Body Recovery

Discussion in 'Strength & Conditioning Discussion' started by EDR, Jun 11, 2008.

  1. EDR

    EDR White Belt

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    Hi everyone,

    I just started training in MMA. I was wondering if it's bad to continue even if your whole body is sore. I'm an active athlete, but naturally after never doing anything like BJJ or Muay Thai, my body is pretty busted up right now.

    I went to the first BJJ class on Monday, and was pretty sore after that. next was the Muay Thai class yesterday, and now today I'm super sore. I have some pretty wicked huge bruises all over my arms from BJJ, and my neck is super stiff from Muay Thai clinch sparring. My legs are just plain sore.

    Regardless of the soreness, I want to go tonight for BJJ, but should I be waiting until my body has fully recovered?
     
  2. DevilEyes

    DevilEyes Blue Belt

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    Sounds like you may be overdoing it a bit. Since you are new to this, you may want to give yourself a day or two to rest/heal in between the workouts.
     
  3. mschatz

    mschatz Hamma: I has it

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    Skill training is different than the old bodybuilding adage that you have to let your body completely recover before hitting those muscles again. The fact of the matter is that you will have to train while sore a good part of the time.

    Since you're just starting, theres nothing wrong with easing into it, but just be aware that its probably something that you will be dealing with a bit more often than other sports.
     
  4. TheAth-ah-lete

    TheAth-ah-lete Purple Belt

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    Yeah, you're going to train sore, but the soreness when you JUST start is a little different. I'd say ease into it if you feel like you are really too beat up and not just being a poon. I took 3 months off and started back on Monday. I'm walking like an old man and in a lot of pain...still gonna be in class tonight though.lol. Just remember, especially if you're new you can always ask your partners to take it easy on you during rolling.
     
  5. One Time

    One Time You bang brah?!

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    Agreed...nothing wrong with easing into it. I've been training for years, but still get sore from time to time...it has never stopped me from training on a daily basis.

    Stubborness and Thai Linament are my best friends.
     
  6. mschatz

    mschatz Hamma: I has it

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    I think that a lot of the soreness when you're first starting is due in part to people's tendency to try to muscle through things. Once you learn to relax a bit, your muscles wont fatigue as much or as quickly. Since his class tonight is for jiu-jitsu, I would say just go, but really focus on using technique rather than trying to get submissions or positions through force.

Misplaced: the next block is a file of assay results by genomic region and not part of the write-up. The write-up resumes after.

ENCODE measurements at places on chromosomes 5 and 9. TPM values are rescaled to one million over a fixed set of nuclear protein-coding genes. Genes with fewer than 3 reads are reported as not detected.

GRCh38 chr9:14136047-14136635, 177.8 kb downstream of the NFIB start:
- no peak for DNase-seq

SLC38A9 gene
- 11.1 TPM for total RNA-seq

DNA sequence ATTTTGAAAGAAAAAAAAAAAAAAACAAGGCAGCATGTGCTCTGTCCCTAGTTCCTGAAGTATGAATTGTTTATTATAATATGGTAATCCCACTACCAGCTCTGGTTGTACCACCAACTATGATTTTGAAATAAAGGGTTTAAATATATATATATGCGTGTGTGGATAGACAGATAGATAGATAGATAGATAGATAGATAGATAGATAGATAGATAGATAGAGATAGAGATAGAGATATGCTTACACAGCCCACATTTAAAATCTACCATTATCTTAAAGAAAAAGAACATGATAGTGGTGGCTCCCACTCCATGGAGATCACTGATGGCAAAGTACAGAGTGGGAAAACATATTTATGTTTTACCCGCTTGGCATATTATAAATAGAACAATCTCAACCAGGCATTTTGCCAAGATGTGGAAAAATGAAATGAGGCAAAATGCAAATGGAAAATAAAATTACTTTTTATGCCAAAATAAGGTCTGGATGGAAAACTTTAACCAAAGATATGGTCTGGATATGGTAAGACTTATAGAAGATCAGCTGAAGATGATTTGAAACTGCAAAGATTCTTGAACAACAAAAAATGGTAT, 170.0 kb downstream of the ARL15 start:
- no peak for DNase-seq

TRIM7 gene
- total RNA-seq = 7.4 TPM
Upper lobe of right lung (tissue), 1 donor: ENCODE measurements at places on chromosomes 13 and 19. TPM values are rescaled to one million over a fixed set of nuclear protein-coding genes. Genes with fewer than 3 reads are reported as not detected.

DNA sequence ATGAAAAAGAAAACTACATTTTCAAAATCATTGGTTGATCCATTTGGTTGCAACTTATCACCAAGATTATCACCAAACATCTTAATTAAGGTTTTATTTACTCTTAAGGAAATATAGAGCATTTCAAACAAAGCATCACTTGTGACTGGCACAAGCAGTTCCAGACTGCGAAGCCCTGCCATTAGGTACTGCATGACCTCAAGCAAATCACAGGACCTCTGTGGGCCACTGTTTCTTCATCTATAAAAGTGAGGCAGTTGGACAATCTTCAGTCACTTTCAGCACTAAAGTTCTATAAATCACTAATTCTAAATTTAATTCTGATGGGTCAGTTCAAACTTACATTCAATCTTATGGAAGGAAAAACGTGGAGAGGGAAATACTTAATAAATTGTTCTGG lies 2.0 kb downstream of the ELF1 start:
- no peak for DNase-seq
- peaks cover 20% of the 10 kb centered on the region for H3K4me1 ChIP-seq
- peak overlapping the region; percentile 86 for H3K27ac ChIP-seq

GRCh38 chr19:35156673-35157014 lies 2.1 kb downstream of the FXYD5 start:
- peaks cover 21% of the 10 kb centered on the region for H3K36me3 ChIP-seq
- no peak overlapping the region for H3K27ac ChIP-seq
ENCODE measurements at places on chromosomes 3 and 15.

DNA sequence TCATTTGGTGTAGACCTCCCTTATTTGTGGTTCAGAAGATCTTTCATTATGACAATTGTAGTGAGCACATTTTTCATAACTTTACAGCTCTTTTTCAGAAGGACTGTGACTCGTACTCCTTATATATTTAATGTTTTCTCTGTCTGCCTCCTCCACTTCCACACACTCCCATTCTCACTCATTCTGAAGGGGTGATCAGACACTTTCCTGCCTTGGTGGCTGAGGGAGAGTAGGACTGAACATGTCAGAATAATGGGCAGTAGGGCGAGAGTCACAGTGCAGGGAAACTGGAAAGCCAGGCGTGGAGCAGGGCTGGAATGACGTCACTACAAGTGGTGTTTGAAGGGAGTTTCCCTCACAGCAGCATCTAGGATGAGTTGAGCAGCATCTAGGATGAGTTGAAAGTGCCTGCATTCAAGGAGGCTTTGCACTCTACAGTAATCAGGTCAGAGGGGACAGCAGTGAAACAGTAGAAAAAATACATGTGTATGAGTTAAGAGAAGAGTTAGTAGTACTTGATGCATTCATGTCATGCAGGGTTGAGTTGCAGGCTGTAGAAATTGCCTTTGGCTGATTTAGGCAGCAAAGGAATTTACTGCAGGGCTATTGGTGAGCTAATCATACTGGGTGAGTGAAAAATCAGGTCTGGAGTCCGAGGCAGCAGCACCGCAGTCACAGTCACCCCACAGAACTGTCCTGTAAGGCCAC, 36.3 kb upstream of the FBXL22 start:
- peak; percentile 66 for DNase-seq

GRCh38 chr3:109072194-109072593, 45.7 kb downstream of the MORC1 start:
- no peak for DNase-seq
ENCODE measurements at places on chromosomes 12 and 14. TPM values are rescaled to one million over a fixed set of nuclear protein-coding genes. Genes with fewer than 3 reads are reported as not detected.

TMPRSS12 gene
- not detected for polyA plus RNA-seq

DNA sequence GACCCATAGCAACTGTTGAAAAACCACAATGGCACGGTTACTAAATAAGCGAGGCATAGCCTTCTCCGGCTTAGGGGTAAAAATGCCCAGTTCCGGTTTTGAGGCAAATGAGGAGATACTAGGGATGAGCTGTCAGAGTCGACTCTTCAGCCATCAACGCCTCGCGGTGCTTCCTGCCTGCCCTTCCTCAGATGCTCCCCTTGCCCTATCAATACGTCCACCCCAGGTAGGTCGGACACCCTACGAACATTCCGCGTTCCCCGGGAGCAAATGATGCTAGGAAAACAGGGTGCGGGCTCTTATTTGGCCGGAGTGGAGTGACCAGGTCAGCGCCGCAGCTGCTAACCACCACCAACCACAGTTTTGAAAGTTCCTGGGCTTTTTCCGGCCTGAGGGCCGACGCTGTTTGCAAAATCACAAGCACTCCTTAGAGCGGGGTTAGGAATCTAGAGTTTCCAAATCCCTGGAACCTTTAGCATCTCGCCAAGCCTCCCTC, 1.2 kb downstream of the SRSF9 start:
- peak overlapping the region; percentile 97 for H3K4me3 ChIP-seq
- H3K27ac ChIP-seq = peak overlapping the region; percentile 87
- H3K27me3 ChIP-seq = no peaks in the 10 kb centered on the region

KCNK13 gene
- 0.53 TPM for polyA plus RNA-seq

7. Paedde

    Paedde Yellow Belt

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    So is it no problem to train 7 days a week if you are just trying to learn as much as you can instead of bulking up/conditioning training?
     
  8. EDR

    EDR White Belt

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    Awesome guys, thanks for all of your input!

    I'm not totally beat up to the point where I dont want to go, so I'll be going tonight. I don't want to miss out on some valuable BJJ technique :D

    About BJJ, are rashgaurds really necessary? I was stretching when I got home last night, and my girlfriend saw the huge bruise under my arm and thought it was a new tattoo (the bruise has a pretty awesome pattern to it :D). Should I be protecting this huge bruise with one? Or will it even make a difference? I have a rashgaurd but I dont really want to wear it because I want to get used to grappling without one.
     
  9. mschatz

    mschatz Hamma: I has it

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    I think that that is unneccesary. Personally, I would get burned out quickly going every single day, regardless of how excited you are to begin. Could be a bit of sensory overload there as well. I mean, how much new stuff can you really absorb in a week before you get diminishing returns? I have had the best results with 4-5 days of skill training/sparring a week.
     
  10. Revok

    Revok Brown Belt

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    A rashguard will help a lot. You may feel like a goof wearing it if you're not in shape, but it'll save your top layers of skin and stop a lot of bruising.
     
  11. EDR

    EDR White Belt

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    Alright, I'll probably wear one just to protect the one massive bruise I'm sporting. I have a Nike Drifit shirt, and it's super tight on me, not like when I bought it. I've been hitting the gym, so I feel like Spiderman in it. It's tight, but I'm still mobile. I noticed that they sell loose fitting rashguards, is this something I should look into? Or is it just a matter of personal preference?